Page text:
Friday, May 3, 2013

The Boat

So have you heard the one about the boat?  B.O.A.T. it goes something like this B.O.A.T.stands for Bring Out Another Thousand.   It’s not funny.


Several months ago Allen took Jackson out for a short outing on the boat.  When they weren’t back and sunset was approaching darkness I began to worry.  Not true fear because they weren’t going THAT far from shore, but more generalized worry.  Turns out that there were some mechanical issues and Allen had to make it back at a very slow pace and backfiring all the way.

He held off getting the repairs made because it is hard to accept that you’re going to have to hand over your wallet and just pay whatever the mechanic says.

Eventually a mechanic was called and the news was not good.  The first estimate was in the $850 range and although that was tough to swallow, it just had to be done.  Fast forward about two weeks and the repairs were still not done and the bill continues to climb as more and more parts are required.

While Allen’s parents were here, the mechanic finally finished his work.  Allen, his dad and the mechanic took it out for a test drive.  Later that day they drove it downtown and filled it up with gas.  When the boys got home from school, we decided to take a quick trip, with the whole family, out and around Sandals island and back.  Of course since it was just a quick trip I had no camera {gasp!}

As we passed Sandals the boat did something funny and we stopped.

We were dead in the water.  The anchor was thrown and I’ve never been so grateful for Allen’s Blackberry as I was then!

Allen called the mechanic and they tried a number of things, but to no avail.  The mechanic was unable to help us over the phone. The boys and I sat tight and talked about all kinds of things.  Knowing that getting worried in front of the boys would do nothing to improve our situation really helped me keep things calm.

As Allen is contemplating who to call next to come help us, the mechanic calls back.  He has called the Bahamas Defense Force to come tow us in.  We didn’t even know this was an option.  Having a mechanic that works for the Defense Force really paid off this time!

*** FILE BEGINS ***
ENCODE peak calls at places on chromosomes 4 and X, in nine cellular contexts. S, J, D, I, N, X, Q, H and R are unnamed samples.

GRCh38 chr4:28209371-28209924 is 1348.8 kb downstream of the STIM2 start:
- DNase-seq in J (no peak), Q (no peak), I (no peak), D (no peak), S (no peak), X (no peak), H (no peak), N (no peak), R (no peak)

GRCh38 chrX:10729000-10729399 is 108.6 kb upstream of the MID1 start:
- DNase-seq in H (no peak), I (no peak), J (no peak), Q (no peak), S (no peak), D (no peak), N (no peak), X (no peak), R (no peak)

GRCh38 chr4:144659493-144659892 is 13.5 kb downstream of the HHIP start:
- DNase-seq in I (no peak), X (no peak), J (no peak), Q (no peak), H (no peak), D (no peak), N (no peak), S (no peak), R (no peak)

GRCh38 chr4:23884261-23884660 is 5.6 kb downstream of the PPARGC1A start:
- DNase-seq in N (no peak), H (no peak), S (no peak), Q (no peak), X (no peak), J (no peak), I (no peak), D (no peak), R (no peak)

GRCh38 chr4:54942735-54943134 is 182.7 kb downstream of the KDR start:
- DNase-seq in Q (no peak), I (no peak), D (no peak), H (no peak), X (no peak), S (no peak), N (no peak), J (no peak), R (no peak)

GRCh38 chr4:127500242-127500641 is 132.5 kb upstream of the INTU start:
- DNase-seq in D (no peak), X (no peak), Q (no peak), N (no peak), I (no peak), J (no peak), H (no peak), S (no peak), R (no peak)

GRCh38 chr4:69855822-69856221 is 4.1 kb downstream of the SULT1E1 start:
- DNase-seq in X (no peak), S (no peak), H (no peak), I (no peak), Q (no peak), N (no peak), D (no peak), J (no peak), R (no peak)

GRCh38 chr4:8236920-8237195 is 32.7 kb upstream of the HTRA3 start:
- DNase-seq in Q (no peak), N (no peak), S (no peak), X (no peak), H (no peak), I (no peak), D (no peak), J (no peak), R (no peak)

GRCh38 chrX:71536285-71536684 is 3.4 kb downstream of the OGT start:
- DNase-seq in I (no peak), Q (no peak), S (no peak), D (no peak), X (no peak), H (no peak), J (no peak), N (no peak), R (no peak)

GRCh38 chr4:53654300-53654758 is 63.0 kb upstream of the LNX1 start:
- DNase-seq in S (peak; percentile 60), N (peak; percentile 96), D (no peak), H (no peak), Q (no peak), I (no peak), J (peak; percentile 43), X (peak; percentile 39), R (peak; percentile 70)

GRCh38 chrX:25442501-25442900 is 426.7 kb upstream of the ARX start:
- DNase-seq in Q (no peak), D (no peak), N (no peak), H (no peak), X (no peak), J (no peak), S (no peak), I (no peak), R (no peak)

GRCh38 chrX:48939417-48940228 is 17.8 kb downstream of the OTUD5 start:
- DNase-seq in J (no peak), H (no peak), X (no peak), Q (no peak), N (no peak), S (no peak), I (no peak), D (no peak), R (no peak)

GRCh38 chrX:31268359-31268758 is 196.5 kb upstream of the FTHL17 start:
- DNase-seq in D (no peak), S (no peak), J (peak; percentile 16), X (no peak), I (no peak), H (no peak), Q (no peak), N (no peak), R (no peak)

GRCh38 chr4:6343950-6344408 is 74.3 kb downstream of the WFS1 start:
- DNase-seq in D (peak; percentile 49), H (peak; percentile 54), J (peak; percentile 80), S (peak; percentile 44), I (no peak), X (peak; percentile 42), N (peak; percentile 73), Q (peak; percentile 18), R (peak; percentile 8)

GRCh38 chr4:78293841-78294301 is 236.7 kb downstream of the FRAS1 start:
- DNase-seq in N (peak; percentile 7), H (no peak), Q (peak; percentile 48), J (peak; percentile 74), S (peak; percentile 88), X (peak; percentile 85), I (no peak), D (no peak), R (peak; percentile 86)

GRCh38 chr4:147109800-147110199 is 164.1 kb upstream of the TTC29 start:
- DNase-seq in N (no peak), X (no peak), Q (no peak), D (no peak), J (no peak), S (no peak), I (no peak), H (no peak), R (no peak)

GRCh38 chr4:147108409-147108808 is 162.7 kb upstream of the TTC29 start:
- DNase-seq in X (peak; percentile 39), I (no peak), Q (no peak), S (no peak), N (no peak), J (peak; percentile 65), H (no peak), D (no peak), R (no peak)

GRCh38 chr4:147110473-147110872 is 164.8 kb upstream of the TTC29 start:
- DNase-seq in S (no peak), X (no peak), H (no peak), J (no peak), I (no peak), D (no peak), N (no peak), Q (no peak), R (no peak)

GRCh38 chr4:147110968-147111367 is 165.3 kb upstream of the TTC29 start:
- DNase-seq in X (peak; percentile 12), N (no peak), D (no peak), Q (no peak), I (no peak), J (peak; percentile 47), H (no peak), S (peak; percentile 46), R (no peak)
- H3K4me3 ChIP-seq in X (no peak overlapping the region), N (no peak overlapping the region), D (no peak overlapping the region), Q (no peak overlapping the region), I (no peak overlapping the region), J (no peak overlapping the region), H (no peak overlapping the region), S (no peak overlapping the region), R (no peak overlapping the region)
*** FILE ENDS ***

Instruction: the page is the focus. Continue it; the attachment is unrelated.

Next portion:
They came within about 10 minutes, hooked us up and towed us back to our dock.  With full lights going.  We didn’t really care, we were just happy to be heading back home.

That’s the short story.

The long story is that they towed us in, but as we approached the canal entrance to our neighborhood, the waves got really big.  There are boulders on either side that make up the canal entrance.  In normal circumstances this would have been a little tricky, but being towed added another level of difficulty. 

These pictures were the best I could find showing the canal entrance.  Obviously not taken that night!



There was also a boulder that had gotten knocked into the center of the entrance by accident when they were dredging last time {seems like it’ll be there a while}.  So I was muttering some words that you won’t hear in Sunday school and also a lot of words that you will!  We made it just fine.

canal boulder

In all out time here I have never seen so many people out on the dock, gazebo and under the bridge.  It was packed.  The lights on the RBDF boat were certainly not dissipating the crowd either.


Then the Security officer that has to lower a chain to get into our neighborhood canal must have been snoozing since the RBDF boat almost hit it before he came out and lowered the chain.  There was a lot of shouting about that.

We made it past there just in time for our friend Scott to snap this photo.  Thanks Scott!


The resort that connects to our neighborhood was also full of folks out for their evening air, as were the two restaurants that we passed.  There may have been some people in other continents that didn’t hear about our rescue, but it sure felt like we were on display for everyone on our island!

We made it home and the RBDF fellows were complete professionals and even tied up our lines for us.

The mechanic paid us a visit pretty early the next day- turns out that we need at least another thousand dollar part for the boat.

Anybody want to buy a boat?

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